Ship structures, both surface and submersible, routinely operate in the most demanding environments on the planet. Salt water, wide ranges in air and water temperatures (from Arctic cold to tropical heat), climate, aggressive sea-states and the occasional presence of floating obstacles such as ice chunks all place demands on the design of structures whose failure is likely to have fatal consequences. These requirements are really no different whether the craft is a small fishing or pleasure boat, a luxury passenger cruiser, a high-speed racing catamaran or an enormous tanker—meaning that no corners can be cut, regardless of the craft’s purpose. To complicate matters, additional demands, such as UNDEX (Underwater Explosion) threats, are placed on ships used in defense and homeland security applications.
The ships themselves are highly complex, containing a myriad of multifunctional subsystems that must work seamlessly together in this harsh environment. At all times, concerns of safety, survivability, reliability and durability must be balanced against weight, efficiency, environmental impacts and cost. The effective employment of realistic simulation is absolutely essential to the success of any design/development/evaluation process for marine systems. Using Unified FEA tools can accelerate development cycles, safely and effectively manage weight budgets and prove new designs while minimizing the time and financial expense associated with destructive testing.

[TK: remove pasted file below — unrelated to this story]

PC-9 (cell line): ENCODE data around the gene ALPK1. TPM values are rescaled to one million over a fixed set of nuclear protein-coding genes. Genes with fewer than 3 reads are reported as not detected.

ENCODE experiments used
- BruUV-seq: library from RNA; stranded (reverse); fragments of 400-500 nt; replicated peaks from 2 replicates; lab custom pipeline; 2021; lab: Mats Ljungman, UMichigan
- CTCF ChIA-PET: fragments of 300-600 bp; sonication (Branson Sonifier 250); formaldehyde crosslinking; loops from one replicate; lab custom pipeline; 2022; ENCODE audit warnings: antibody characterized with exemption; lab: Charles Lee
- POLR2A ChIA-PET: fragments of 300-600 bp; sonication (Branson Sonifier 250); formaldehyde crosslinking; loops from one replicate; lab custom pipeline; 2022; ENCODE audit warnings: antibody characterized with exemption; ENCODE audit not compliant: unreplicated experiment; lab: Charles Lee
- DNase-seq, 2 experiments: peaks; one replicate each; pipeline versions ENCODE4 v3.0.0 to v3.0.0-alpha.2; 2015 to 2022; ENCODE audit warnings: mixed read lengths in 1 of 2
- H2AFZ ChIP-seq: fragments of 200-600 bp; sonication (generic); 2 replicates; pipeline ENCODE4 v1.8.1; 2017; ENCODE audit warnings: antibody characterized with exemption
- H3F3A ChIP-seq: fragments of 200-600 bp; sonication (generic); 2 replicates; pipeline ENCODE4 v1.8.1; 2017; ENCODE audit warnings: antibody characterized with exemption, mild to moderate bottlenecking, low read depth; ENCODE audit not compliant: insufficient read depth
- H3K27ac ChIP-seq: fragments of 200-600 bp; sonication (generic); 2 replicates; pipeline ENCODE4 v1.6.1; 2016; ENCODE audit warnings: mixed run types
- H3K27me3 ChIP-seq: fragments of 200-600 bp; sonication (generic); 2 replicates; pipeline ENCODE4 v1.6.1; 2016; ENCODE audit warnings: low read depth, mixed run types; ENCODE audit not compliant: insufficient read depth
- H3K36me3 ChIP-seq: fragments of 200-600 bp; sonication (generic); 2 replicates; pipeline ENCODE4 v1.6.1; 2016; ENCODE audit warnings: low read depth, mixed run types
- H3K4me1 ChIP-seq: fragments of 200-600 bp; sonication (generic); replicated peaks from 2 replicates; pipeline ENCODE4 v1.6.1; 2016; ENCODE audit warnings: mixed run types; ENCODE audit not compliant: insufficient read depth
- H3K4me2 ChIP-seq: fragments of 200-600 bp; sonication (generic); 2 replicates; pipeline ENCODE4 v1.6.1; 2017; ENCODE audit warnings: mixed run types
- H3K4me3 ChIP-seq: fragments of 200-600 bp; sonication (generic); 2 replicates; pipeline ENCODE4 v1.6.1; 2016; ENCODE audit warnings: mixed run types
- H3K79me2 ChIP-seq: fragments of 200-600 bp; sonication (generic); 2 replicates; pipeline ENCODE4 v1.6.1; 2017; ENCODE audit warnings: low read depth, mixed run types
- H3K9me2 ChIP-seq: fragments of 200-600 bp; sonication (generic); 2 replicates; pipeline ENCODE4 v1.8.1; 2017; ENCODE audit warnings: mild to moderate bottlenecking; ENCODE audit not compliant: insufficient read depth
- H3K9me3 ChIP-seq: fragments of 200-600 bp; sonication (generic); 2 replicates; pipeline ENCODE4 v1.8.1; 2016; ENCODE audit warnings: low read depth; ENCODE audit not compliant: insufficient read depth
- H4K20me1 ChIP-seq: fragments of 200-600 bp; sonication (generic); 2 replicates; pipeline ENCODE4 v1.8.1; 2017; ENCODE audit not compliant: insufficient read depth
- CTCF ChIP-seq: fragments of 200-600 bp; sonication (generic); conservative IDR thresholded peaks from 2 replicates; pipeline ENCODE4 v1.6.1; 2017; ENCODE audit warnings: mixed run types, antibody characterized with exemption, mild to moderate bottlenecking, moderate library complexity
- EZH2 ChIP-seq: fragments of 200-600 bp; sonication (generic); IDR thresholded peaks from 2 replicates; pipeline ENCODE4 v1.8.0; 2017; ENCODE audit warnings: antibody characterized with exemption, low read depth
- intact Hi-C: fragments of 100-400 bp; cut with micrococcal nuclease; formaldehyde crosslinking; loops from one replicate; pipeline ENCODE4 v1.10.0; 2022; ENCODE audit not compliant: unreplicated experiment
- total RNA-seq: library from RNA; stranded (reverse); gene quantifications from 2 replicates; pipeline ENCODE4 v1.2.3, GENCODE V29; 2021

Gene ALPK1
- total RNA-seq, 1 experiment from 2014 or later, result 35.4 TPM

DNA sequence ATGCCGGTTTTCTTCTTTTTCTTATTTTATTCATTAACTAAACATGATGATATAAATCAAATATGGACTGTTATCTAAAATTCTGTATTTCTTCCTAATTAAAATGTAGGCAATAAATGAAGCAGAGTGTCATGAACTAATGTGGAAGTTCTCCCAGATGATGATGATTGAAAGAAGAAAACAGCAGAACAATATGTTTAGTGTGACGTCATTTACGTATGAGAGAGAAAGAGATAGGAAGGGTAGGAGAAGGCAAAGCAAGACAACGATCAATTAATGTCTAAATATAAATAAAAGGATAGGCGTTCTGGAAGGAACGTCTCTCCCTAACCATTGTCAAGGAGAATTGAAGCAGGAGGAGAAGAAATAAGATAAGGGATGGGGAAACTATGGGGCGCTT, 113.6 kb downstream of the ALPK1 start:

SIMULIA’s multi-discipline framework, with Abaqus Unified FEA as the engine for realistic simulation, enables the multi-disciplinary, cross-functional collaboration required to cut design cycles, optimize designs in real time and provide increased value to businesses and a safer, more efficacious product for end users.